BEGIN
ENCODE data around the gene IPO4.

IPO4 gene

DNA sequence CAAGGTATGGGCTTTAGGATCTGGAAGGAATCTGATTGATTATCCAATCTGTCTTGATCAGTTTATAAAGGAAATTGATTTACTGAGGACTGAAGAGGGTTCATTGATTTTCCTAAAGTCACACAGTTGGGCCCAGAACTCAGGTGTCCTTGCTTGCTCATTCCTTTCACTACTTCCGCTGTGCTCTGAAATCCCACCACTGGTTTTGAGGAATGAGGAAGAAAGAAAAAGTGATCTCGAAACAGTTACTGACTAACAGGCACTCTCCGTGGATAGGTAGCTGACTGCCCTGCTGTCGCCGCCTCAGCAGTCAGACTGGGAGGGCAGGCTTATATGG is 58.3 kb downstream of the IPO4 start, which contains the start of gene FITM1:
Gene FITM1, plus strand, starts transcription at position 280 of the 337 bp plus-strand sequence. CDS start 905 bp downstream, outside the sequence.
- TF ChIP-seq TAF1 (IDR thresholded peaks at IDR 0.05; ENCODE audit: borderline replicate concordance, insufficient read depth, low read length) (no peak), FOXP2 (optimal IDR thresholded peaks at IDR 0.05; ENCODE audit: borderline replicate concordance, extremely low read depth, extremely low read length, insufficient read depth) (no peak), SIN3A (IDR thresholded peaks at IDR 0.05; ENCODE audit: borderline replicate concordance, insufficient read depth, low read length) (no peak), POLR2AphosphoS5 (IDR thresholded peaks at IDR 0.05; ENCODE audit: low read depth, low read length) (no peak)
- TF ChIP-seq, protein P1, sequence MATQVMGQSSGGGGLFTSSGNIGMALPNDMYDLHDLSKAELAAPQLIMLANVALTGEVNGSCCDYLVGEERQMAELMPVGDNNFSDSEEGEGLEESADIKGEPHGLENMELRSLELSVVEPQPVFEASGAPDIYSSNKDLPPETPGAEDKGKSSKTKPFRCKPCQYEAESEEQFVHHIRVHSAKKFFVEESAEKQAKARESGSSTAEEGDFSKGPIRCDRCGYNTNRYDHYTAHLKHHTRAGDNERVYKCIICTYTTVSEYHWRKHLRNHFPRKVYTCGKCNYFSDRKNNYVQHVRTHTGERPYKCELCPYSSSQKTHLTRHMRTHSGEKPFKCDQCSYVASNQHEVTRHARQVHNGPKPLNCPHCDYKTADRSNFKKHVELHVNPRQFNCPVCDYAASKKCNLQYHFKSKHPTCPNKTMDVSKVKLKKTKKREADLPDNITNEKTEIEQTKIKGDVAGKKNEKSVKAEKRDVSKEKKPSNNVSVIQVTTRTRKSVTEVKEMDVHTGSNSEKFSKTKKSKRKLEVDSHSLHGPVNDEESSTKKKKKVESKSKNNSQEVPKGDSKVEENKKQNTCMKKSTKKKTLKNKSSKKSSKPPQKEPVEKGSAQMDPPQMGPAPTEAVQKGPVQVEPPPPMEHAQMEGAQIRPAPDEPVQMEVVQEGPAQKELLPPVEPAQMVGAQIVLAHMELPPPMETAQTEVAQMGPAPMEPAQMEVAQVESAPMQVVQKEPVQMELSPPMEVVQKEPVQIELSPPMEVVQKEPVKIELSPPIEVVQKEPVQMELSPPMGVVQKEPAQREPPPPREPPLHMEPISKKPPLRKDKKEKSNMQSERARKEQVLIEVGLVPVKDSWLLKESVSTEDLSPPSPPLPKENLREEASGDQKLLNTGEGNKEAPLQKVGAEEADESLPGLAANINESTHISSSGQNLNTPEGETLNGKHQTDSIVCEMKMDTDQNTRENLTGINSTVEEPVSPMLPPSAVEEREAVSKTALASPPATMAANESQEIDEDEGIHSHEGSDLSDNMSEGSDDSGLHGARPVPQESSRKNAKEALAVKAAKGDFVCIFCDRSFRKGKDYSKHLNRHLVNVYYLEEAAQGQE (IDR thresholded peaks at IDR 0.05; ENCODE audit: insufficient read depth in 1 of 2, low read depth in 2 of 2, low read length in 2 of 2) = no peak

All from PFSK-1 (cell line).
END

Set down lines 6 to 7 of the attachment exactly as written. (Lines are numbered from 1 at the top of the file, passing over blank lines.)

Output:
- TF ChIP-seq, protein P1, sequence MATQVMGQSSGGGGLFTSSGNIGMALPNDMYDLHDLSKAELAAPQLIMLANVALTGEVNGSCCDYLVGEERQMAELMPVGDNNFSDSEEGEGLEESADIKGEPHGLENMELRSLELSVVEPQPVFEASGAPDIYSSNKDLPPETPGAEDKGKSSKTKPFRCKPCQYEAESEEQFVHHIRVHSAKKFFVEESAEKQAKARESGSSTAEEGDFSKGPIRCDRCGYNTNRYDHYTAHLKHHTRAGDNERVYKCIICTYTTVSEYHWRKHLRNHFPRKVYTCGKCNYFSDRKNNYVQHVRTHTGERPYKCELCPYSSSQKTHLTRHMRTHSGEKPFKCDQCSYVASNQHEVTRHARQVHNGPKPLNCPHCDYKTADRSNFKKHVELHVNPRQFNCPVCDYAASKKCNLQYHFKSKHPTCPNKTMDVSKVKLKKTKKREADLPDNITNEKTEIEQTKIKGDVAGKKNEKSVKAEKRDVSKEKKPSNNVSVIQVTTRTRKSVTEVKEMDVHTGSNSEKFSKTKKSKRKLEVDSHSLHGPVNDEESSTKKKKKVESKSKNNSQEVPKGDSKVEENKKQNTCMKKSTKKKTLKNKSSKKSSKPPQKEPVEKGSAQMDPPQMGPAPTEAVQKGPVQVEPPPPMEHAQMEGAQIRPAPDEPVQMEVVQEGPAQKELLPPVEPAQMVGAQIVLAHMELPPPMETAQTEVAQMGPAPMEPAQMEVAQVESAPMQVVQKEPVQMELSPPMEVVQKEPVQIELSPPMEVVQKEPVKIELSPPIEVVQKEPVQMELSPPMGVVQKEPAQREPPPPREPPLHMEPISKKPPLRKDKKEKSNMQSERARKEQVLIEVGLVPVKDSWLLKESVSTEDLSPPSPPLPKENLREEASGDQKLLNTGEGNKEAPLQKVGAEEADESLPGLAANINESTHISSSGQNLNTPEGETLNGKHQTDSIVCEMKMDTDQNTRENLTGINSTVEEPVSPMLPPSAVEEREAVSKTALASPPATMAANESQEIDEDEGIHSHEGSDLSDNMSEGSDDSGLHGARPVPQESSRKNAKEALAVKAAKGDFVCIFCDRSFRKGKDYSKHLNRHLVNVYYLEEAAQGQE (IDR thresholded peaks at IDR 0.05; ENCODE audit: insufficient read depth in 1 of 2, low read depth in 2 of 2, low read length in 2 of 2) = no peak

All from PFSK-1 (cell line).